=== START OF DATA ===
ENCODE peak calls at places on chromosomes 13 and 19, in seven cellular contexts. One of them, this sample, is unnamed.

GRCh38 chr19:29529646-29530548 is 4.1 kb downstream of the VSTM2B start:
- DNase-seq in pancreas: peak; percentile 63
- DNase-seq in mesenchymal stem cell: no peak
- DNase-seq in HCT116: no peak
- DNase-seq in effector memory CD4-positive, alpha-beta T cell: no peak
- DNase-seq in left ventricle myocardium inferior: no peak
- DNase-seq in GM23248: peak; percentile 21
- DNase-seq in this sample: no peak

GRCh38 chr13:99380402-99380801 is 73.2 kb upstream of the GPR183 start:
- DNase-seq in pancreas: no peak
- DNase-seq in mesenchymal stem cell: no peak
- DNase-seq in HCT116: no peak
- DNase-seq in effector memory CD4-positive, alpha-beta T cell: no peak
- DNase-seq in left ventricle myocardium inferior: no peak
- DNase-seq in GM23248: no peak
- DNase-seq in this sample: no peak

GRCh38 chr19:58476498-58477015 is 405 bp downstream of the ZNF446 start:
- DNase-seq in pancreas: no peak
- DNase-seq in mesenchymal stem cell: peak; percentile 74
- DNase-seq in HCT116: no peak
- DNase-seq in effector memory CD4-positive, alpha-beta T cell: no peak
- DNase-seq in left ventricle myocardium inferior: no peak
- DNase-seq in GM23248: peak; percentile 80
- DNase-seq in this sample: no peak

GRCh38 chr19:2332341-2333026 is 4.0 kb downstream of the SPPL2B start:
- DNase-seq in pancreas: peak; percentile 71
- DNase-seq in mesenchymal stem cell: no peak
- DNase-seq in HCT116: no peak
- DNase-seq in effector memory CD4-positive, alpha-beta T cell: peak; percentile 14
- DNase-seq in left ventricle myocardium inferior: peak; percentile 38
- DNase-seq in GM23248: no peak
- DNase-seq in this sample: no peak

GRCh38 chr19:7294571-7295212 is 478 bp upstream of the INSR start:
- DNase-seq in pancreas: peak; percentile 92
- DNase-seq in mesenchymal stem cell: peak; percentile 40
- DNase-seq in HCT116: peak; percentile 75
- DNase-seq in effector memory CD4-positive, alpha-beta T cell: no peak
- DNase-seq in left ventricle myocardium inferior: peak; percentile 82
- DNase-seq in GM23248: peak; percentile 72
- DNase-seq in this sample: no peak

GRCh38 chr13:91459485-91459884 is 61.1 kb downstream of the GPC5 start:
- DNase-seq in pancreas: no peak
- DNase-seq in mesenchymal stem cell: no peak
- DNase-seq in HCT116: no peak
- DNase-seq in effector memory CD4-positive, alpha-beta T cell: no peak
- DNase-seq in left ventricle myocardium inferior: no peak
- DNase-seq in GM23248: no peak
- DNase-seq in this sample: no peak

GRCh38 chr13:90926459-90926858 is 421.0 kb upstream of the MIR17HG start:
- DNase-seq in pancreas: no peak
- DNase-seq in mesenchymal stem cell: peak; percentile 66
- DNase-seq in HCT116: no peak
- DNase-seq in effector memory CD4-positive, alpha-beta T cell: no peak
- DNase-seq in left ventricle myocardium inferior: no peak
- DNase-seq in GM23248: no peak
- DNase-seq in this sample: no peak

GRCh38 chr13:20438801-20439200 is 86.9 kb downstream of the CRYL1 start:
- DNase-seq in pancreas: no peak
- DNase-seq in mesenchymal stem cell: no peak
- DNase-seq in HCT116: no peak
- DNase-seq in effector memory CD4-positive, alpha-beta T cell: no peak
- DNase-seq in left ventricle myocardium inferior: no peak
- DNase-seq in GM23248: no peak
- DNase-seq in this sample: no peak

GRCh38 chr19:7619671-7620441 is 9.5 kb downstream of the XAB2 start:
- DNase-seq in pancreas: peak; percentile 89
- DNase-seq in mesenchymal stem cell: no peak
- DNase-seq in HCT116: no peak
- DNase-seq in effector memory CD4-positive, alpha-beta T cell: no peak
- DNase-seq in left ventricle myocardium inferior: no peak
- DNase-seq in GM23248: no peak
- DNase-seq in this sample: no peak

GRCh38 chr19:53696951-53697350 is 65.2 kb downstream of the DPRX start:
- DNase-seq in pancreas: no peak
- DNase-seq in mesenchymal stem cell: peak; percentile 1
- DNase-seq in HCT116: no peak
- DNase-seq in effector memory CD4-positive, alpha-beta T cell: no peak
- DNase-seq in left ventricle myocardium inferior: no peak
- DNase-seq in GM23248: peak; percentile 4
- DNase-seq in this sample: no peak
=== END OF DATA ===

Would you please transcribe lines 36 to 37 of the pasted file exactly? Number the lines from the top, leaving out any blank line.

- DNase-seq in mesenchymal stem cell: peak; percentile 40
- DNase-seq in HCT116: peak; percentile 75